Leading the Charge for a Sustainable Tomorrow
Batteries work on positive and negatives, much like our daily lives work on batteries. Today is National Battery Day, and while the origins are not definitively known, February 18th commemorates the birth of Alessandro Volta, the “father” of the battery. Volta invented the first “true battery” in 1800 using copper and zinc separated by a salt water soaked cloth. Batteries convert chemical energy to electrical energy and Volta’s research indicates that he first used the term “volt” to describe electric potential. Flash forward over 200 years and batteries are integral to our daily lives. From powering flashlights to cell phones, medical devices, and beyond, it’s hard to imagine a day without batteries.
While the benefits and convenience of batteries are well known, their production and after life can have negative consequences. Batteries are made with precious metals that are mined from many countries often under poor working conditions. Mining is expensive, with many social and environmental impacts. As the demand for batteries increase mining becomes more politically charged. Knowing the proper way to dispose of a battery can help recover some of these metals, reduce the impacts of mining and prevent hazardous materials from entering nearby ecosystems.
So your battery is out of charge, and you’re asking can I throw my battery out? That depends on the kind of battery. Let’s explore the different kinds of batteries and the best practices for disposal. In NYC, DSNY Household Waste Drop-Off Sites accept all batteries, however they are on pause through June 30, 2021.
Single Use Batteries
Single use batteries are typically alkaline or button cell. Alkaline batteries are safe to dispose of in household waste because they no longer contain dangerous metals. For almost 200 years, mercury was used to reduce corrosion in batteries. With the passage of the Mercury-Containing and Rechargeable Battery Management Act of 1996, alkaline batteries are no longer made with mercury and so can safely be disposed with household garbage. However, mercury is still used in button cell batteries, the batteries that resemble silver coins. While different municipalities have different regulations on how to dispose of button cell batteries, the mercury in them can enter the environment via incineration or leakage from landfills, and so button cell batteries should be recycled. Learn more about recycling single use batteries here.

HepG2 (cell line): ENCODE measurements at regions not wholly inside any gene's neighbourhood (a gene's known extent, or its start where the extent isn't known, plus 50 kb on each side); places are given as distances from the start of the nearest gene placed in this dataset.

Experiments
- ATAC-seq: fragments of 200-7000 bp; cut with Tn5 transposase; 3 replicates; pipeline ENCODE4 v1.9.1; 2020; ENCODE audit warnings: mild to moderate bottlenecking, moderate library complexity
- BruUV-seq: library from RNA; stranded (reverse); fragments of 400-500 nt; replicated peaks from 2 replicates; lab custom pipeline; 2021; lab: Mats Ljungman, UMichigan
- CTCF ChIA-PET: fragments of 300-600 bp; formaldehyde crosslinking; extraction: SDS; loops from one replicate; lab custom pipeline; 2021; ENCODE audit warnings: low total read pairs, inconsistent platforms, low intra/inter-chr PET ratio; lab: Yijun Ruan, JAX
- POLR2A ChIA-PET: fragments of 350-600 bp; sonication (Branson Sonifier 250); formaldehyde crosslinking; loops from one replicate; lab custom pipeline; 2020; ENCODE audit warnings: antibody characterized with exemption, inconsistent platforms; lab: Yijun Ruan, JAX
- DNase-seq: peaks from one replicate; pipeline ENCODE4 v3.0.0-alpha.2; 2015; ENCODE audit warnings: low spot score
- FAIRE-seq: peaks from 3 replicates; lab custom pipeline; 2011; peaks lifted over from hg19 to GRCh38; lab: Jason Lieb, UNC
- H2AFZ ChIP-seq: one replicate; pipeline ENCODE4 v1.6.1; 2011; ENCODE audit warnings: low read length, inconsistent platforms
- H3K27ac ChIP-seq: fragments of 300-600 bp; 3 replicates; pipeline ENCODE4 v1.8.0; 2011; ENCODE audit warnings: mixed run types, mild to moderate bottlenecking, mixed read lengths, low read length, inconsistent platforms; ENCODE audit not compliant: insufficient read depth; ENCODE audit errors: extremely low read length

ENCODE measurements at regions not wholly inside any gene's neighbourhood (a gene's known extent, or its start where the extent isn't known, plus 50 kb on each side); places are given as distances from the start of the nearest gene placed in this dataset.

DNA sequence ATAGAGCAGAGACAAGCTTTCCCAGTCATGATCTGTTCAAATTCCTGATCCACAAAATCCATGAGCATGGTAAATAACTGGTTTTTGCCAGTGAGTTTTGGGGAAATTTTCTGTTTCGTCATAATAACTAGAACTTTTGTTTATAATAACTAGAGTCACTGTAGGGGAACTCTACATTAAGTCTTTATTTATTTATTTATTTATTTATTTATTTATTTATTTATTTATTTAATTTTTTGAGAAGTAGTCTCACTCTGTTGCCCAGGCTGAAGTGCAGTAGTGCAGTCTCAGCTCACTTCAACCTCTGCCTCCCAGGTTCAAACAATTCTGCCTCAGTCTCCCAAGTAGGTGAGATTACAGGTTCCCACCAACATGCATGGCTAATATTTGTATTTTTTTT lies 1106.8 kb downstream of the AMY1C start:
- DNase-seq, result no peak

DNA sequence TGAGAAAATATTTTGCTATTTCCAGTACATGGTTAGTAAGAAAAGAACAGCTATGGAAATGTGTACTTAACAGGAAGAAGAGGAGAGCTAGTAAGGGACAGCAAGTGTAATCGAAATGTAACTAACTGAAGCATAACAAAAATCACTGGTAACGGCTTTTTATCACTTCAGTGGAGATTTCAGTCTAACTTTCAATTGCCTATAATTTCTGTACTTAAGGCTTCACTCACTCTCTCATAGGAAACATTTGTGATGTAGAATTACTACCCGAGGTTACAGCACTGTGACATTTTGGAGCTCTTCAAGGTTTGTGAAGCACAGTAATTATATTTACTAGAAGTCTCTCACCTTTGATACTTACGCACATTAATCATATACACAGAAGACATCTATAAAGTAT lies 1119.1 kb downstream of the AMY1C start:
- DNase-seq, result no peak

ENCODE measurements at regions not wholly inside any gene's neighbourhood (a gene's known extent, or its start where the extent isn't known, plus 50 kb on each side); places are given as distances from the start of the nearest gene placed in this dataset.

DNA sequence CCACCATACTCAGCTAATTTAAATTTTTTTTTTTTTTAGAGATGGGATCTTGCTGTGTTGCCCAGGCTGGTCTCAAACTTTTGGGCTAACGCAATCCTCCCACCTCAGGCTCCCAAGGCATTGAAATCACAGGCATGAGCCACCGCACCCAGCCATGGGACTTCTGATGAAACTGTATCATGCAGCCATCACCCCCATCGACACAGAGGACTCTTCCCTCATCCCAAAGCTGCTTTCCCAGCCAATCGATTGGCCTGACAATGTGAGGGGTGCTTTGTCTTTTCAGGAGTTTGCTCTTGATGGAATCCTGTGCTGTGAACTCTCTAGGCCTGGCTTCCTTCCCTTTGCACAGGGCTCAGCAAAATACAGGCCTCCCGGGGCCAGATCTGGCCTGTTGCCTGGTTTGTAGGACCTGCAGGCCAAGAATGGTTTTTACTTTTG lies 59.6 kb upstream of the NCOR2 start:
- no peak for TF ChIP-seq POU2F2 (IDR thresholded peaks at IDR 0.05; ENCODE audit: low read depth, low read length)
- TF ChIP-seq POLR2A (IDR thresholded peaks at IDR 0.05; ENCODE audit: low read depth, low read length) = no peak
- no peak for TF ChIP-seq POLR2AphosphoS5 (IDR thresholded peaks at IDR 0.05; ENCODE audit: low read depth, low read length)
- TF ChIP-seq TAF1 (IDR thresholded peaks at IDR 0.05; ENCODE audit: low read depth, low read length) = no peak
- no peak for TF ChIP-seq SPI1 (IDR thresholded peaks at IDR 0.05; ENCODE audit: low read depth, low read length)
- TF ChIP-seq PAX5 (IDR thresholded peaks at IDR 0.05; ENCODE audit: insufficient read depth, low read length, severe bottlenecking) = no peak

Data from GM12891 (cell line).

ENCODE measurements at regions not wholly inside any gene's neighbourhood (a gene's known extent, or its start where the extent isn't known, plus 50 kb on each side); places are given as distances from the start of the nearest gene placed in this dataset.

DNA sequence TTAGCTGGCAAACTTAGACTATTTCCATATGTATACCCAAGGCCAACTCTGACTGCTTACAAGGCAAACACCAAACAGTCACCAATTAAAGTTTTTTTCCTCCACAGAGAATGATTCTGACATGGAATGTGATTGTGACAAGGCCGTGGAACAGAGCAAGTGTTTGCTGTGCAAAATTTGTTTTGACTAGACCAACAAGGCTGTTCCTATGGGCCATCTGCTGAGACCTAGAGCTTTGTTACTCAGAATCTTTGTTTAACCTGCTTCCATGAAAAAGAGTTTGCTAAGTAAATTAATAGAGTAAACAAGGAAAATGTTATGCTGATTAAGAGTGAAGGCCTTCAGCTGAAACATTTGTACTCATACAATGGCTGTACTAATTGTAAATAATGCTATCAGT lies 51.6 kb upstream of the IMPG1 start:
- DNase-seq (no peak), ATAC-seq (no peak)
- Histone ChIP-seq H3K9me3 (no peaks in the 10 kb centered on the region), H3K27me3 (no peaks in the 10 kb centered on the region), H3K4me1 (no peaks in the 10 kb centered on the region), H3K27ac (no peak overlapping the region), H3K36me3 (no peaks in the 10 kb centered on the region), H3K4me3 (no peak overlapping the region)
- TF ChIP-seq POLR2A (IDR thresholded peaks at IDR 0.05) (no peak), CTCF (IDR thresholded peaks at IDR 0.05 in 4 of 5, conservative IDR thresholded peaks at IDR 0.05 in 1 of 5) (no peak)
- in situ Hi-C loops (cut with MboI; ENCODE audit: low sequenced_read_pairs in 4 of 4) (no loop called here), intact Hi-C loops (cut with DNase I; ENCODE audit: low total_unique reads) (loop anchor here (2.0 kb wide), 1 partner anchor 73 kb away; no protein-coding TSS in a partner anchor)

Rechargeable batteries are made with a variety of heavy metals and cannot be discarded in household trash. Like the mercury in button cell batteries, improperly disposed rechargeable batteries can have a negative impact on the environment. Lithium-ion batteries are some of the most common rechargeable batteries and are used in cell phones and portable electronics. These batteries can be returned to any store that sells them. The NY State Rechargeable Battery Law mandates businesses that sell rechargeable batteries to collect them, at no charge to the consumer. Retailers that collect rechargeable batteries include, Best Buy, Staples and drug store chains. Other common rechargeable batteries include auto batteries, which contain copper, nickel, lead, and lithium. Auto batteries should be returned to auto supply stores or service stations.
Leading the Charge for a sustainable tomorrow
As our dependency on batteries and our desire for sustainable energy grows, there are a few ways to change how we charge for the better. The easiest change is to properly dispose of your batteries. The demand for lithium and cobalt is rising and in anticipation of meeting that demand, major tech producers are developing recycling programs. In addition, we can reduce our daily energy consumption. Small changes, like turning cell phone airplane mode off for an hour a day, can extend the life of our batteries. Adjusting our consumer habits, by buying rechargeable batteries or holding on to an older phone model, when possible, can reduce demand for mined metals and the accompanying pollution tied to battery production. Finally, if consumers increase requests for transparency about supply chains and environmental impacts, companies may be motivated to be more environmentally mindful going forward.
Explore e-waste and energy demand further
The 411 on Cell Phone Sustainability: Cell phone batteries are not disposable
Ethics of e-waste: What to do when your rechargeable device is not up to date
From Scream to Clean: Revisit Monster’s Inc and the evolution of electricity